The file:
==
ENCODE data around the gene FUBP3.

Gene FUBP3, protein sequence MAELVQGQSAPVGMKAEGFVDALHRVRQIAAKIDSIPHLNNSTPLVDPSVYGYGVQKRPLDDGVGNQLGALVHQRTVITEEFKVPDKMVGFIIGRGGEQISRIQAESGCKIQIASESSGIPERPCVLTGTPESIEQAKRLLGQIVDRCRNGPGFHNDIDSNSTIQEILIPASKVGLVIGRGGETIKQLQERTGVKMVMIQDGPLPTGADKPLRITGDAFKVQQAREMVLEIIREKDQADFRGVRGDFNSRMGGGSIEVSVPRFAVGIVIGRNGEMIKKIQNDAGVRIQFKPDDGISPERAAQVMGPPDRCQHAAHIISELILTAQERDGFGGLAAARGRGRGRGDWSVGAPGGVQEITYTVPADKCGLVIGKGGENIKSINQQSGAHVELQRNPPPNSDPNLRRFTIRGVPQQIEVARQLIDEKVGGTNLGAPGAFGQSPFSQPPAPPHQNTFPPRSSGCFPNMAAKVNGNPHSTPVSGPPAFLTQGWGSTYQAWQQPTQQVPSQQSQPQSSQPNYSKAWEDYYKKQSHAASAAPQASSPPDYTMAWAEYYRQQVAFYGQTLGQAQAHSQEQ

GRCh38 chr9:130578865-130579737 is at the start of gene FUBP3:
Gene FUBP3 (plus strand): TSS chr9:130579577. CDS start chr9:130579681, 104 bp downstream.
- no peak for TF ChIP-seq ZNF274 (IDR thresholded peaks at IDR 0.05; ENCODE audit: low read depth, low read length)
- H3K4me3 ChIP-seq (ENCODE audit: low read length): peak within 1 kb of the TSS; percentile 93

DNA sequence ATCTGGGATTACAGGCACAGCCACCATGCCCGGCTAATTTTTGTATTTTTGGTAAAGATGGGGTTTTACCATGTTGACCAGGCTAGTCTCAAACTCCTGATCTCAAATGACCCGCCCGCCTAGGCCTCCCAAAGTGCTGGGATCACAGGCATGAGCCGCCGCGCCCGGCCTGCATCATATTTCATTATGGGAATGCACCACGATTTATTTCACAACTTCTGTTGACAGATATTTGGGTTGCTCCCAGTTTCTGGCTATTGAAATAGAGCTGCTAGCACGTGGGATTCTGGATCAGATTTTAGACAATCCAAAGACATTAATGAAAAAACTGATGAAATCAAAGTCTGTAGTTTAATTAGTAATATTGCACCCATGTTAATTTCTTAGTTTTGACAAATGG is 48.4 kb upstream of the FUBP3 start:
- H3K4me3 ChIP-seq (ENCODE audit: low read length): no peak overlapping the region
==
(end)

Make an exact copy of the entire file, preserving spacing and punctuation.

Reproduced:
ENCODE data around the gene FUBP3.

Gene FUBP3, protein sequence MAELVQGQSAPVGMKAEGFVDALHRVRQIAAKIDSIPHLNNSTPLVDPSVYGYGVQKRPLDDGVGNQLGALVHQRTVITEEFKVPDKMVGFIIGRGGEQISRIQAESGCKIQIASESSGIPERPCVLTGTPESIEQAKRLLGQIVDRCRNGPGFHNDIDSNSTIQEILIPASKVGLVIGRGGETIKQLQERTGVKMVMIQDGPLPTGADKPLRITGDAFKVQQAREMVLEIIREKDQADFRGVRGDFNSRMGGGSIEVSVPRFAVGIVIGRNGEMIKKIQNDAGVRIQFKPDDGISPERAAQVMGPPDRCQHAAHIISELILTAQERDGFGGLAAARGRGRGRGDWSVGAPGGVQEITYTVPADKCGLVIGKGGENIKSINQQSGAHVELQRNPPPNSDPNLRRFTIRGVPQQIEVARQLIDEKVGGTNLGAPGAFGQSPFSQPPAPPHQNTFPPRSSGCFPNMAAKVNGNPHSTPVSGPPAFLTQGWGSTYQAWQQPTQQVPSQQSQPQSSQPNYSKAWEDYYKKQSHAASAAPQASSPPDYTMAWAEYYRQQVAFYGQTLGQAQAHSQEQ

GRCh38 chr9:130578865-130579737 is at the start of gene FUBP3:
Gene FUBP3 (plus strand): TSS chr9:130579577. CDS start chr9:130579681, 104 bp downstream.
- no peak for TF ChIP-seq ZNF274 (IDR thresholded peaks at IDR 0.05; ENCODE audit: low read depth, low read length)
- H3K4me3 ChIP-seq (ENCODE audit: low read length): peak within 1 kb of the TSS; percentile 93

DNA sequence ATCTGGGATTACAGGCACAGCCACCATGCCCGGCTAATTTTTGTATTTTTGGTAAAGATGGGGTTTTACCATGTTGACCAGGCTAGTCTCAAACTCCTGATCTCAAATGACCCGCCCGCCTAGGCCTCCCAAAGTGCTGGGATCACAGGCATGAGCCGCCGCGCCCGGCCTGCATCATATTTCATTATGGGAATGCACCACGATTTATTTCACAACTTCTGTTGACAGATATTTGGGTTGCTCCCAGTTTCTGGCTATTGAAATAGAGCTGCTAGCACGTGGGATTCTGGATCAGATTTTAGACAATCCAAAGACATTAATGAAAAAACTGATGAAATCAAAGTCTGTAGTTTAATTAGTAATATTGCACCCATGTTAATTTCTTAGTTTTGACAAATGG is 48.4 kb upstream of the FUBP3 start:
- H3K4me3 ChIP-seq (ENCODE audit: low read length): no peak overlapping the region